By Dr. Einat Wilf
December 1, 2014
While there is much talk of Islam, Islamism, and the Islamic State, the three are not synonyms for one another. Islamism takes from Islam the utopian vision of “an optimal world order as a caliphate, in which faith and government are united and peace prevails throughout the Dar al-Islam, or house of Islam.” Islamism, however, is the ideology that seeks to impose this Islamic utopia by brute force. Muslims are not necessarily Islamists, and most Muslims legitimately seek the realization of this vision through good works and a pious lifestyle. But Islamism seeks to accelerate the fulfilment of this utopian vision by turning all of the world’s people into Muslims, even if by force.
Francis Fukuyama is famed for his 1989 thesis, The End of History, which states that with the defeat of communism, liberal capitalism emerged as the ideology to end all ideologies. A few years after 9/11 – an event many considered to have put into question Fukuyama’s thesis – Fukuyama gave a talk in Israel where he was asked if he considered Islamism a new competing ideology to liberal capitalism challenging his thesis. He responded that the appeal of Islamism was limited to only a few Muslims and was certainly not a competing ideology to liberal capitalism and therefore did not invalidate his thesis.
More than a decade later, I beg to differ: the appeal of Islamism is broad and increasing. It offers a universal vision of a utopian world order and is most certainly a competing ideology to liberal capitalism. Moreover, Islamism, like communism, is emerging as a language and ideology of resistance to the West in all its aspects, from political control to family values. It aims to stand against what is perceived as a decadent and hypocritical West that speaks highly of values but supposedly brings war, drugs, and destruction of communities and family values everywhere it goes.
In addition, Islamism, like communism before it, is a totalitarian ideology that espouses a Manichean worldview of black and white and good and evil. It has a territorial base but also a presence in almost every country in the world. It purports to govern all aspects of life – from personal life to the formation of government and a legal system based on Sharia – and is willing to use violence in the service of spreading its utopian vision.
Islamism has also become a form of authentic self-expression for people seeking to be freed from foreign influences. This is a role that communism, too, played in its time. In 1971, Saul Alinsky wrote in his book, Rules for Radicals, that those “desperately seeking revolutionary writings, can find such literature only from the communists … and since in this literature all ideas are imbedded in the language of communism, revolution appears synonymous with communism.”
Alinsky’s insight was that whether or not revolutionaries were Marxist scholars, the language of resistance and revolution had become the language of communism since this appeared to be the only language available to those who wanted to challenge the existing order. Today, Islamism fulfills this role. Islamism has emerged as the language of revolution, providing challenges to existing order, a form of authentic self-expression, and resistance to the West.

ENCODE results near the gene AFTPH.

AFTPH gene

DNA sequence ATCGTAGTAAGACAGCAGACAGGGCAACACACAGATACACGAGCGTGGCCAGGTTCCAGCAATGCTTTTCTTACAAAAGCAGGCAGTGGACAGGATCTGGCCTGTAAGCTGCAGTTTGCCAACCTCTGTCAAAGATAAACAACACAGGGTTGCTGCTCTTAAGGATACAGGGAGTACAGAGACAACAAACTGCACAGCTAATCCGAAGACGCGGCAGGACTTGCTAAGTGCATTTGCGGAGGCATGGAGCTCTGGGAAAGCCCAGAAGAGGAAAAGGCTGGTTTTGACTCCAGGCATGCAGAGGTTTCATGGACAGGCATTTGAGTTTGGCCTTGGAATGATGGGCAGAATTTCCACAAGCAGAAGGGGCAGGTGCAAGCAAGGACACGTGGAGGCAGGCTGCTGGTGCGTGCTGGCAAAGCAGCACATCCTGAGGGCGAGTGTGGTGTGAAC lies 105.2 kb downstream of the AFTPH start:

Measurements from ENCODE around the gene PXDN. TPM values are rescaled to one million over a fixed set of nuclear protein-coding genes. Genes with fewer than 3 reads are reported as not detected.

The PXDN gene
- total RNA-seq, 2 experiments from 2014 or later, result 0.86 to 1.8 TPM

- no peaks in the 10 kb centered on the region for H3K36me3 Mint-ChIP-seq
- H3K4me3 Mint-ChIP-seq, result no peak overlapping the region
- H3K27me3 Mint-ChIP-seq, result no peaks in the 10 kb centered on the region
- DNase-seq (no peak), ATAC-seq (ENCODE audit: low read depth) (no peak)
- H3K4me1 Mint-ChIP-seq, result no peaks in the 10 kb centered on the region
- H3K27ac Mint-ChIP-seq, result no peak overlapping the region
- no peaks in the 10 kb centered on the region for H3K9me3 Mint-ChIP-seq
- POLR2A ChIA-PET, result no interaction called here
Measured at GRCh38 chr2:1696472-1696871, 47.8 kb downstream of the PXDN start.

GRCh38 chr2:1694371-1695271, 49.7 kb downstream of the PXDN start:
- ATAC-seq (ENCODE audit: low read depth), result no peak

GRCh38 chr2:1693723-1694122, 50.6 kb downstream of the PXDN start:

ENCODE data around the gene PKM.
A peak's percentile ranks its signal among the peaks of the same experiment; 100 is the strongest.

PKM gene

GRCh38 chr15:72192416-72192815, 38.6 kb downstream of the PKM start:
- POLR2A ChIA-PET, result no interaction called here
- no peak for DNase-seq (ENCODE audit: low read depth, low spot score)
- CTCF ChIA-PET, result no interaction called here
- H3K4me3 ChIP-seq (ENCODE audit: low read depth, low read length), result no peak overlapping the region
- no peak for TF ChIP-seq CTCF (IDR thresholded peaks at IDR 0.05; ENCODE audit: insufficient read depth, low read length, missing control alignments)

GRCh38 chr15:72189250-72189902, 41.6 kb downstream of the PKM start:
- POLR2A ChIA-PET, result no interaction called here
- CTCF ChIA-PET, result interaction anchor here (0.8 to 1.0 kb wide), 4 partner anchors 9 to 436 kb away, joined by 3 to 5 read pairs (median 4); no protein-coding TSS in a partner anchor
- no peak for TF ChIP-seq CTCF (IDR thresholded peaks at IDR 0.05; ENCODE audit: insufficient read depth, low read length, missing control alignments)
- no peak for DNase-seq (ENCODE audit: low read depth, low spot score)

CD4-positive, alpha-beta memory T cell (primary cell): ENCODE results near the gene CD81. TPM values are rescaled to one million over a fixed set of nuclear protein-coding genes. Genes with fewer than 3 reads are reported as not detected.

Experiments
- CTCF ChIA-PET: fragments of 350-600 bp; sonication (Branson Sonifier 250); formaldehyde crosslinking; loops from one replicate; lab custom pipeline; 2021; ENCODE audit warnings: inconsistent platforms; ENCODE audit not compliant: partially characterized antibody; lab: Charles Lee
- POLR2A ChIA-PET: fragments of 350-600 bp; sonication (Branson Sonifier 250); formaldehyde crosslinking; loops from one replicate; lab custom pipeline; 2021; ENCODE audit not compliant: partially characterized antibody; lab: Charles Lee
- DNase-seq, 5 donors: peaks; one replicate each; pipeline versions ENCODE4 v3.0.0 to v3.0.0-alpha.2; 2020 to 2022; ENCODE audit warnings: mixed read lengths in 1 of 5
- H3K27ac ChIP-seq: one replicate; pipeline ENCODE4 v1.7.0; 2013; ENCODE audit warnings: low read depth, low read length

In the spread of this revolution to implement a new Islamist world order, conversion – whether voluntary or forced – is emerging as a key tool. Just as voluntary and forced conversions were responsible for the rapid spread of Islam under Mohammed and his successors, so too today conversion is a key element in the Islamist battle. Anyone can become a Muslim with a single utterance, and the numerous websites that explain the process of conversion take pride in advertising that, “It is that easy!”
Since Islamism is an ideology with universal outreach, it appeals to so many young people around the world. The young who flock to fight under the Islamist flag are not necessarily poor, disaffected youth with integration problems looking for some action as some suggest. Research shows that many of them are educated, middle and upper middle class, and well integrated. These youths, who are searching for purpose and meaning, find themselves inspired by a utopian revolutionary vision that stands up to a world they perceive as decadent, flawed, and hypocritical.
While communism was a totalitarian revolutionary ideology based in secular thought, Islamism is a totalitarian revolutionary ideology based in religious thought. However, they are both ideologies that have aimed to revolt against an existing order, providing also authentic self-expression against foreign influences and resistance to the West. The battle against the Islamic State is not just a battle against a brutal armed force – it is also a battle between competing world-views on the ideal and desired world order. It is a battle of ideologies that puts to bed any notion that we have reached the End of History.
Dr. Einat Wilf is a Senior Fellow with the Jewish People Policy Institute and an Adjunct Fellow with the Washington Institute for Near East Policy.